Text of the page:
Review: Taming Who? at Arcola Theatre ★★★½
Taming Who?, Intermission Youth Theatre’s adaptation of The Taming of the Shrew, daringly deconstructs its controversial predecessor to captivate a contemporary audience.
Adapted by IY’s Artistic Director Darren Raymond and directed by Stevie Basaula, Taming Who? tells the modern-day tale of Petruchio, a student loving life in London. When he receives a phone call from his Mum, instructing him to urgently return home to Nigeria now that his father has died, he frantically responds, ‘My life is here in England!’ Failing to convince his Mum to let him stay, he spits out a lie. ‘Mum, I’m married!’ To Petruchio’s dismay, she immediately books a flight to London to meet this so-called ‘wife’. He now has three days to find one.
Led by an energetic ensemble cast – which features Megan Samuel, Ophelia J Wisdom, Donnavan Yates, Tane Armachie Siah, Tré Medley, Sara Mokonen, Kai Jerdioui, Sian Leigh-Moore, Morenike Onajobi, Keon Martial-Phillip, and Chadrack Mbuini – Taming Who? enthusiastically envelops us into this world of desperation, deception, and disguise with a seamless combination of slang, poetry, and rap. As one ensemble player remarks, ‘This man will win her with words alone.’ The use of language makes this story relatable, relevant, and resonant, and the show’s skillful wordplay certainly wins us over.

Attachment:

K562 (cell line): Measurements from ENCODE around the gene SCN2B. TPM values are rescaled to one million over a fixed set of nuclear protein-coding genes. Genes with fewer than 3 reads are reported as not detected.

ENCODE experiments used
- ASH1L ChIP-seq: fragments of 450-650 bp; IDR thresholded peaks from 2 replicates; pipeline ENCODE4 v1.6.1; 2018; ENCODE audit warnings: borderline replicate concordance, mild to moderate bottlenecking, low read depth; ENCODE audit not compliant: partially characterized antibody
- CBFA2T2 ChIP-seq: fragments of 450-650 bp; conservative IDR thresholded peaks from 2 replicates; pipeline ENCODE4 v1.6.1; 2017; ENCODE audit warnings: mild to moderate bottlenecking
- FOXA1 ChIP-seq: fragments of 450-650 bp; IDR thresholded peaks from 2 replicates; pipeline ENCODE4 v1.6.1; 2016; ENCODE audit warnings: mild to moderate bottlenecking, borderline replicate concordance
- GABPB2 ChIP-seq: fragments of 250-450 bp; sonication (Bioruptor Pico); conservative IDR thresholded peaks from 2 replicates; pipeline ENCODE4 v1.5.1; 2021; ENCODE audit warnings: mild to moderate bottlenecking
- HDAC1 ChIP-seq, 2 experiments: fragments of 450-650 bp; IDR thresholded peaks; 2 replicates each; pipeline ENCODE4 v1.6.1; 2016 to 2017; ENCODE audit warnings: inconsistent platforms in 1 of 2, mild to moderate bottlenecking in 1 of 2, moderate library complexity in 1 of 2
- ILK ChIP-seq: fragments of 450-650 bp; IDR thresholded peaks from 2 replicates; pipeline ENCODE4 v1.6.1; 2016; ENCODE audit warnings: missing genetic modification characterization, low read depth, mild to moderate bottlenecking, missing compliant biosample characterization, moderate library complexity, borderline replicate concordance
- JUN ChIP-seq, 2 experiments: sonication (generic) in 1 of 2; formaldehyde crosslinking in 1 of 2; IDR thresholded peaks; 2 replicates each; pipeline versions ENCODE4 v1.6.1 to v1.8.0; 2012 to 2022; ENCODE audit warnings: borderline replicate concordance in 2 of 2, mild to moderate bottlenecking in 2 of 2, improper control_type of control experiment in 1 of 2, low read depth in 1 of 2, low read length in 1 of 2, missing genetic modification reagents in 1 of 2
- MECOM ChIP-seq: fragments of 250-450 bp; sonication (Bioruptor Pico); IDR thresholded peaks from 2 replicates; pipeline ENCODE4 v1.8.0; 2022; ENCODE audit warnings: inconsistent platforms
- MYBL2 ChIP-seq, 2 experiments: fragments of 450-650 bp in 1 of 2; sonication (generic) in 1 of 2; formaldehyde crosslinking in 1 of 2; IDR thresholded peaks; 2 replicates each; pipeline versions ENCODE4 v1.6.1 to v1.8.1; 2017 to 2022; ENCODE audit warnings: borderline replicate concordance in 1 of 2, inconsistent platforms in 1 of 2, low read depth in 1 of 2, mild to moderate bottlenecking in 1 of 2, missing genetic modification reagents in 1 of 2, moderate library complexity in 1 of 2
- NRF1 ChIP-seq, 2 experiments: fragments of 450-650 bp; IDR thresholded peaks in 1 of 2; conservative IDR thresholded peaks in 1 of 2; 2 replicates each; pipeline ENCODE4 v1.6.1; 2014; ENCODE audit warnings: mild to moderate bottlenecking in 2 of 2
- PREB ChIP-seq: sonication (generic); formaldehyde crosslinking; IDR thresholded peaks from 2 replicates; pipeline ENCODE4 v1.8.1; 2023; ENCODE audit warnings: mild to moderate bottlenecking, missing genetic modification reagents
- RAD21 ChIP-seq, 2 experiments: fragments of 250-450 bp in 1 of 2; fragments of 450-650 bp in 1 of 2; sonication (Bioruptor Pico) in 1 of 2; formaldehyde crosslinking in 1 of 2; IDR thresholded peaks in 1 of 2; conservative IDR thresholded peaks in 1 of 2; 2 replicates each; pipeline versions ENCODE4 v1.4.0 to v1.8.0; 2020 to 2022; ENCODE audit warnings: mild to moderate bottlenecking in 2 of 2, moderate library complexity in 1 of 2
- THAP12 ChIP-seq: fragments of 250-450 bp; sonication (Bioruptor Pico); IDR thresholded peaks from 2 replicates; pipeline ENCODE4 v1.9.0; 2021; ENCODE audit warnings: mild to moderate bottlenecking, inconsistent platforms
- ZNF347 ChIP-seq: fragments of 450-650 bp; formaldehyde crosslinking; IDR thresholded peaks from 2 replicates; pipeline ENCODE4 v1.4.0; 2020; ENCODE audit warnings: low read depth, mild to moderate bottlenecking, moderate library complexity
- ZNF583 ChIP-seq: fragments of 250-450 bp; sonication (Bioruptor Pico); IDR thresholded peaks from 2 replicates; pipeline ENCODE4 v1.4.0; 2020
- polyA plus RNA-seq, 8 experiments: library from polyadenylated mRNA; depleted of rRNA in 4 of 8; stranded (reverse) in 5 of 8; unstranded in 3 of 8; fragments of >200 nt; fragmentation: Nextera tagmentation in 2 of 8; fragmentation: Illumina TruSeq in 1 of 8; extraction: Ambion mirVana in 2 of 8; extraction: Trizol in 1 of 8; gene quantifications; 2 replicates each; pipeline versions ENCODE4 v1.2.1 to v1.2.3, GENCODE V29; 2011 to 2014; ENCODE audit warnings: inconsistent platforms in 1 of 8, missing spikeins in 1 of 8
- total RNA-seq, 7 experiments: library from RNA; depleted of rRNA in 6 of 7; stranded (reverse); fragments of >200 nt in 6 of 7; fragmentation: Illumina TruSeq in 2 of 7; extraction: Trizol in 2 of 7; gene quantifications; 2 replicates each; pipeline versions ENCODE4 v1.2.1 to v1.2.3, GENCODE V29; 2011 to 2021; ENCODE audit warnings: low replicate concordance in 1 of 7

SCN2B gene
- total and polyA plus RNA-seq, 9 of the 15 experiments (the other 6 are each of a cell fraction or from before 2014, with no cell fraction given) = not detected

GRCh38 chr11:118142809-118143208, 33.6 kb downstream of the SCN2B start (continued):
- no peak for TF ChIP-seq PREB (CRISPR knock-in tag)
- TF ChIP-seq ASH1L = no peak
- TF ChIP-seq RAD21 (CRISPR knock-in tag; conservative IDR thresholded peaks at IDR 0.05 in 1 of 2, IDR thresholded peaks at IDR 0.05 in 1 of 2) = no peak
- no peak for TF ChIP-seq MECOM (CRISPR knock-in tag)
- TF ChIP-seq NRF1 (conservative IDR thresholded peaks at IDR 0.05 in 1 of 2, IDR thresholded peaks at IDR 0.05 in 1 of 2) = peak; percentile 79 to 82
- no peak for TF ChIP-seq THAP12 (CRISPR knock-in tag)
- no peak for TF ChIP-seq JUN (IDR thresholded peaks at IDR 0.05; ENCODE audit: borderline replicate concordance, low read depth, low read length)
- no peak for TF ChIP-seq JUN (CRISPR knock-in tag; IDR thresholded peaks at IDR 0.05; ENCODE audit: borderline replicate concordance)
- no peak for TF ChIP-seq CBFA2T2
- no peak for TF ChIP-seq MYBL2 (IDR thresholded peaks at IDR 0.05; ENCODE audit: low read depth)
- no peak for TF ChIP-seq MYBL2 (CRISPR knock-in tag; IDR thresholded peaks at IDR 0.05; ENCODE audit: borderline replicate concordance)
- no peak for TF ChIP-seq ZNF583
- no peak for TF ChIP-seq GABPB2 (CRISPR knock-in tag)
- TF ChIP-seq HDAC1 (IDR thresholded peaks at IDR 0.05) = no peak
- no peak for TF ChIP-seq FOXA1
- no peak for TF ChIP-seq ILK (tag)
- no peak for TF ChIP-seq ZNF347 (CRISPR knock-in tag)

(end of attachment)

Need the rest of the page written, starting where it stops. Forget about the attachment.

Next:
A highlight is the rather riotous rendition of Nat King Cole’s ‘L-O-V-E’. Crooned by the delightful Kai Jerdioui – who plays Lucentio disguised as an Italian man – his embellished accent, sing-songy glee, and curlicue, hastily hand-drawn moustache has the audience in hysterics. In terms of sparking some boisterous belly laughs, the formidable Morenike Onajobi, who plays Petruchio’s Mum, acts as the production’s backbone as she bookends it. A powerhouse performer, Onajobi owns the stage, mastering the role of fierce matriarch whilst charming us into constant chuckling. We particularly loved her demanding of a pink-haired character, ‘Who are you talking to, you crayon?!’ – as did the whole audience, which burst out laughing. Taming Who? is hilarious, filled with moments that have the crowd cackling.